One area of technology that would certainly benefit from improved standardisation is bank-to-corporate connectivity. As Joergen Jensen, at Wall Street Systems, says in his article, Bank-to-corporate Connectivity: The Next Stage, bank-to-corporate connectivity has often proven to be the biggest hurdle in enabling straight-through processing (STP) in treasury and cash management across organisational boundaries, as a result of manual processes that are still involved in getting payment instructions to the bank and the lack of standardised message formats.

This is a technology area that is undergoing transformation, however, with bank opinion changing and significant industry developments. For instance, Wall Street’s Jensen acknowledges the fact that many banks now openly admit that they no longer consider formats and connectivity as a competitive space but instead want to co-operate in this space, and use standards to reduce costs for their customers as well as themselves.

Robertson, at Treasury Strategies, who believes that banks are trying to integrate more with their corporate clients in order to manage information better, supports this view. “Banks are considering how to make it easier to do business and there is a technology component to this in terms of improving the speed and ease of implementation,” he says. He refers to ‘strategic architecture’ where banks are trying to transform their existing ‘spaghetti-based’ systems, which currently manage and authenticate information, into single scaleable platforms in order to improve flexibility and consolidate scale.

The latest attempt to create an international format for bank communication – ISO 20022 – as well as SWIFT’s decision to further open access to SWIFTNet for corporates are both developments in bank-to-corporate connectivity that should be acknowledged as important milestones.

SWIFT’s new corporate access model is gaining traction among the corporate community since its launch last year. In fact, according to Robertson, most of the corporates who attended the Treasury Strategies SWIFT for Corporates Day last month brought their IT partners with them. “We are starting to see cross-functional partnerships growing,” he claims. “There is also a lot more awareness among corporates about connectivity options and banks are thinking about how to commercialise on this opportunity.”

Read more about connectivity issues in the article series, Why Connect? Why Now?.

Regulatory Scrutiny

Risk management and compliance also remain a constant priority and there are three major themes that regulators are currently focusing on that are influencing banks in their investment choices. Firstly, regulators are taking a more cross-platform view of risk and therefore expect banks to increasingly connect exposures across channels and payments. This is adding pressure to bank architectures where risk management has usually been buried at the platform level.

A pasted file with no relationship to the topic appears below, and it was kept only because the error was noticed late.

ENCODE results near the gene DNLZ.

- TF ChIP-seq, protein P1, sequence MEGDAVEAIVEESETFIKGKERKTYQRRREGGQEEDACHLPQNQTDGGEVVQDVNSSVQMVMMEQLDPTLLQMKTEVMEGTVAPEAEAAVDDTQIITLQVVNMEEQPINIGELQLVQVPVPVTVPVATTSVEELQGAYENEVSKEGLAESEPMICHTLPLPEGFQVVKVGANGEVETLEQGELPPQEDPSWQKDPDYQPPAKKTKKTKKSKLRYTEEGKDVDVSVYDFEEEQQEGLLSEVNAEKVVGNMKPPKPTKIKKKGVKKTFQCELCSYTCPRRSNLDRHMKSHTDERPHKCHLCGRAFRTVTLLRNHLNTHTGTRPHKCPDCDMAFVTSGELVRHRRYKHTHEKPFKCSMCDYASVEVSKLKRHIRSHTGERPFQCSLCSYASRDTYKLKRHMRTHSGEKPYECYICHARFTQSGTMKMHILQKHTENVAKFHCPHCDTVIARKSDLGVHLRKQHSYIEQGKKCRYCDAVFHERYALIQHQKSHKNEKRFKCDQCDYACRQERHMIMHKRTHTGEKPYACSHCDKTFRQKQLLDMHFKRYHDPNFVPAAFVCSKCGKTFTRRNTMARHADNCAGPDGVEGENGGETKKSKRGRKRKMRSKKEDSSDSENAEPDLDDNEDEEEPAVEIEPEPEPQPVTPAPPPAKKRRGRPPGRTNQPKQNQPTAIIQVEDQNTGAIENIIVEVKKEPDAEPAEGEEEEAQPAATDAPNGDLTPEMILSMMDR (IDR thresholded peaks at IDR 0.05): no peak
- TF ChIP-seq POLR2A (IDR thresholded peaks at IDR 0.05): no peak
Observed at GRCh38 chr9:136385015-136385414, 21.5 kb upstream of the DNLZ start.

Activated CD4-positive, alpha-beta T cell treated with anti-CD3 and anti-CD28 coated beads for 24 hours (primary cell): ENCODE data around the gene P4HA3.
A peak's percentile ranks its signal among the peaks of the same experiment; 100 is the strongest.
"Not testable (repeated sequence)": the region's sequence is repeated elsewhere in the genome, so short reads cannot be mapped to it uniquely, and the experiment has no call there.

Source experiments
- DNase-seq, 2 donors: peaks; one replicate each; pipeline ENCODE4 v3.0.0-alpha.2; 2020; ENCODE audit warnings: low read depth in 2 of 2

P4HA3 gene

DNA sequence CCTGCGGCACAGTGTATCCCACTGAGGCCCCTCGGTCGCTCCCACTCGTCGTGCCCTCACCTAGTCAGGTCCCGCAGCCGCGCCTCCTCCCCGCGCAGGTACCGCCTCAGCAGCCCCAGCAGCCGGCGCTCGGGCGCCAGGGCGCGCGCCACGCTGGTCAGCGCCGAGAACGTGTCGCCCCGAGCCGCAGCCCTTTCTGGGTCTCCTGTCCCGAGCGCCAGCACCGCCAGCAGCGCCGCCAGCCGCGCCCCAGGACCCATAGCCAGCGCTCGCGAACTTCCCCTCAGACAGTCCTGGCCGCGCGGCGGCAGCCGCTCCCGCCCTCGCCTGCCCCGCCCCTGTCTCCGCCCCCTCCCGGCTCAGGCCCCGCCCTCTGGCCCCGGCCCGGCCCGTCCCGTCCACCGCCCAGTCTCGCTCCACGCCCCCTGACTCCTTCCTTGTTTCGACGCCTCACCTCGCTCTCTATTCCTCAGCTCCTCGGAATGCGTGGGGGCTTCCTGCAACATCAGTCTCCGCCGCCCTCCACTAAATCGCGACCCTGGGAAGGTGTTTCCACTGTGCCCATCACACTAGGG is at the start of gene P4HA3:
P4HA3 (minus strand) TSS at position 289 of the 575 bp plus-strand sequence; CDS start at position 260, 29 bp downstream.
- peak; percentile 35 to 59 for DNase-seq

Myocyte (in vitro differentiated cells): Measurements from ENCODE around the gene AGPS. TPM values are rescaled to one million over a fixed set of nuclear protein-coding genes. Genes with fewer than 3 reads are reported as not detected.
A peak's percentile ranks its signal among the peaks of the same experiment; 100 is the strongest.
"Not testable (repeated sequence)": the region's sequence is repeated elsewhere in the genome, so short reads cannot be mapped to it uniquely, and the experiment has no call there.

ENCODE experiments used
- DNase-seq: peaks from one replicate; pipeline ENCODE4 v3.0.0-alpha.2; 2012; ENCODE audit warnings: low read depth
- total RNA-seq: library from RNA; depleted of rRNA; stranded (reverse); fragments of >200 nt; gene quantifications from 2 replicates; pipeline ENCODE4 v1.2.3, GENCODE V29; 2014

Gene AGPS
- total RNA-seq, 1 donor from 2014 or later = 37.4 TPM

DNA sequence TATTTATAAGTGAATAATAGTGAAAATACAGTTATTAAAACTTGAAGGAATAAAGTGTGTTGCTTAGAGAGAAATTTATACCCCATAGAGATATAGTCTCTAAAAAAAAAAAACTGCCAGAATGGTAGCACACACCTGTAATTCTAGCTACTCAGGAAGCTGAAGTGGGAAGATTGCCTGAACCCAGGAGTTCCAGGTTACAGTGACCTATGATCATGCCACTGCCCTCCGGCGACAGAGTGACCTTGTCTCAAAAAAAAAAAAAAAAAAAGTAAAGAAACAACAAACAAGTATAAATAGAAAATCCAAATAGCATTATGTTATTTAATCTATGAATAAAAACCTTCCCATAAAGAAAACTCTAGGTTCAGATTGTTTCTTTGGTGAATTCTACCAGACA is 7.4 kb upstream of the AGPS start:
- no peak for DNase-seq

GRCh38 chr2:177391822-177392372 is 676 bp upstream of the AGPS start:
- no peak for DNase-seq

For instance, in his article, Impact of Basel II on Bank’s IT Strategies, Athanasios Papanikolaou at Ernst & Young, discusses the fact that new regulatory demands, such as Basel II or the Markets in Financial Instruments Directive (MiFID), have increased the pressure on the information systems function and encouraged banks to develop an integrated information systems strategy and consequently amend their existing IT infrastructure.

He examines how banks are investing heavily in information systems in order to adopt the Basel II approach and consequently meet regulatory requirements. “This costly compliance investment provides a great opportunity for credit institutions to design their future business strategy,” says Papanikolaou. “Credit institutions have great expectations in investing in IT infrastructure as this investment can provide reduced costs through standardised procedures, as well as new marketing strategies, improved risk management and finally a competitive advantage through the efficient and effective use of technology.”

The second significant focus for regulators are privacy issues where they expect banks to be able to identify specific data breaches quickly in order to limit any damage as a result of fraud. This is a particular concern when we consider the statistics highlighted by Gail Buerger Kerr and Sunil Ippagunta, from KeyID, in their article, Online Banking: How to Avoid the Threat of Fraud, which states that while the number of people who said they have lost money due to online fraud has decreased by 24%, the average loss has skyrocketed from US$257 in 2005 to US$1,244 in 2006.